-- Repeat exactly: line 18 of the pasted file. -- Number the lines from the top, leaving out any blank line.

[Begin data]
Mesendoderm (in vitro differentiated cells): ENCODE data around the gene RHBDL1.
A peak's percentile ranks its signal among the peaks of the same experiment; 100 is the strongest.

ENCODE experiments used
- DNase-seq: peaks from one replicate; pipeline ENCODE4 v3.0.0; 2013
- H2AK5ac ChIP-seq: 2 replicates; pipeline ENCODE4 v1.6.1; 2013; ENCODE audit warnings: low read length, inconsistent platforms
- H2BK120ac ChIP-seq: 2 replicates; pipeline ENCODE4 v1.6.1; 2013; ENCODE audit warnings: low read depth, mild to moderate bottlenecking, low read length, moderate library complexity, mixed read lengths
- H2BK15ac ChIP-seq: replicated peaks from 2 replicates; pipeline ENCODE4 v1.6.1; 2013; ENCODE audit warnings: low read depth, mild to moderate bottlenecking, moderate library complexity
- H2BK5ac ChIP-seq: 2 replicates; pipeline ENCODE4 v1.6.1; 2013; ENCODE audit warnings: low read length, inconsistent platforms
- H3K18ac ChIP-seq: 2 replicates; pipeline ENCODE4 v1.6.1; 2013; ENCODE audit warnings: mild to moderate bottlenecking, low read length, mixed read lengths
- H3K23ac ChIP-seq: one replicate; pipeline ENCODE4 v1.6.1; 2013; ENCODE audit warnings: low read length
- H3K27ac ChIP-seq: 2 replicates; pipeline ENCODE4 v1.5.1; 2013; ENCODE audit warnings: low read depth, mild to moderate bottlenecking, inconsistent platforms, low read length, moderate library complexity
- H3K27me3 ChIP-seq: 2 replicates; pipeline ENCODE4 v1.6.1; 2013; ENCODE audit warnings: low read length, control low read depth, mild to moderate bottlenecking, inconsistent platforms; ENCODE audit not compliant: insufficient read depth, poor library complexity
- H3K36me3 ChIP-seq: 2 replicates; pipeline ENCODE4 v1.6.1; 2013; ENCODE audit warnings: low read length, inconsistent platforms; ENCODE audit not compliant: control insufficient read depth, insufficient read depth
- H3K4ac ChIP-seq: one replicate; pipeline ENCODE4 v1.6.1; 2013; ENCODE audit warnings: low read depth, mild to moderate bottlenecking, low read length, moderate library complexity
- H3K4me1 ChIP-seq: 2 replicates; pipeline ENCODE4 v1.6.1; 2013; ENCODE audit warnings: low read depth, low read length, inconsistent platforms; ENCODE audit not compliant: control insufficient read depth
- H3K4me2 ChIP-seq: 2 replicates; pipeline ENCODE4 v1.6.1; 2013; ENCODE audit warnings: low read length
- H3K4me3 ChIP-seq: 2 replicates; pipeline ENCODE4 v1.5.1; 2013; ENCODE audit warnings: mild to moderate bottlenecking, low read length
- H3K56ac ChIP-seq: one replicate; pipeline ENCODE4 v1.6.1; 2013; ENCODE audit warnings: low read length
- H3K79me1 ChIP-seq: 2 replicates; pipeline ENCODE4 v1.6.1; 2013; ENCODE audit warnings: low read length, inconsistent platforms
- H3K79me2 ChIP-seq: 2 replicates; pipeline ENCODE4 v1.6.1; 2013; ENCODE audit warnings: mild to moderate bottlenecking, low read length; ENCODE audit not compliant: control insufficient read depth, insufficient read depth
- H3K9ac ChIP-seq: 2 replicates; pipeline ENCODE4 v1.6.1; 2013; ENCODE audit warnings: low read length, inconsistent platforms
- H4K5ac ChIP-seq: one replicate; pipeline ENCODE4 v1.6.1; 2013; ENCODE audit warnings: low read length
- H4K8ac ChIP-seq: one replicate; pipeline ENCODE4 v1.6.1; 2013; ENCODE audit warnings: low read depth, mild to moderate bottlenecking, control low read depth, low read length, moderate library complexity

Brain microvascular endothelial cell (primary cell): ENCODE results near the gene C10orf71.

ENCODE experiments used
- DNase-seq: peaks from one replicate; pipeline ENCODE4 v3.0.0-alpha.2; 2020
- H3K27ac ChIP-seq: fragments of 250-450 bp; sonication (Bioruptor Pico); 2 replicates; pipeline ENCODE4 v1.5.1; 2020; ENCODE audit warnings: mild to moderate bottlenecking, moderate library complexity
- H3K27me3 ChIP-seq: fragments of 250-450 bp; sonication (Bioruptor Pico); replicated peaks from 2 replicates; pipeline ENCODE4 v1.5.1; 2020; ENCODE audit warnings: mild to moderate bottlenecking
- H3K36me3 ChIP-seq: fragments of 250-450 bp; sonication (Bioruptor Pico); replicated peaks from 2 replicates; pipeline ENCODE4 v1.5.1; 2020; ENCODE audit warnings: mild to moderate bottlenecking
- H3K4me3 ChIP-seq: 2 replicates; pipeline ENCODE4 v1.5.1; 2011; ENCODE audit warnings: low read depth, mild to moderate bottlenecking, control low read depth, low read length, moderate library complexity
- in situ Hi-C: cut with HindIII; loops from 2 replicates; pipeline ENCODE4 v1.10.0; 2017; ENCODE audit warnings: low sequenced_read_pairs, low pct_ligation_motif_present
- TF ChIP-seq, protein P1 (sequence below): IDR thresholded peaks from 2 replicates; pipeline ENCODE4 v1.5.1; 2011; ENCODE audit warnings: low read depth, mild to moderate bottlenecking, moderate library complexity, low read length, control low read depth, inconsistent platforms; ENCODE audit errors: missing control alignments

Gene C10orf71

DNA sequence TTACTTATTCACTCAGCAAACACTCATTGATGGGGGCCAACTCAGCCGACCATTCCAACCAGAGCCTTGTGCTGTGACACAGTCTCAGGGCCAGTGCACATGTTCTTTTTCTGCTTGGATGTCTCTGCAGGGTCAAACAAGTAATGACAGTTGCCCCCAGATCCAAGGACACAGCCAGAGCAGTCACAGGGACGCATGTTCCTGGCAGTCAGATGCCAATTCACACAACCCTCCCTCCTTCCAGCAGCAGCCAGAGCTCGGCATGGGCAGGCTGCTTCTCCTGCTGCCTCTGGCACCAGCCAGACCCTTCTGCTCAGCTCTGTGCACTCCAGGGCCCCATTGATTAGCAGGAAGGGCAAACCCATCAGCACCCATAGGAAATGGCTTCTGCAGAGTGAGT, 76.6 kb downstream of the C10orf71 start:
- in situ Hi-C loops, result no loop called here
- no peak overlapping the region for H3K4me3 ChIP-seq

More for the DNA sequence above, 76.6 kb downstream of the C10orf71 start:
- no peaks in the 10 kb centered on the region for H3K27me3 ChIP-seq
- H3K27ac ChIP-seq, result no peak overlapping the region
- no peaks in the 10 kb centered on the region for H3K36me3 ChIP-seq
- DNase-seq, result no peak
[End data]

- H3K56ac ChIP-seq: one replicate; pipeline ENCODE4 v1.6.1; 2013; ENCODE audit warnings: low read length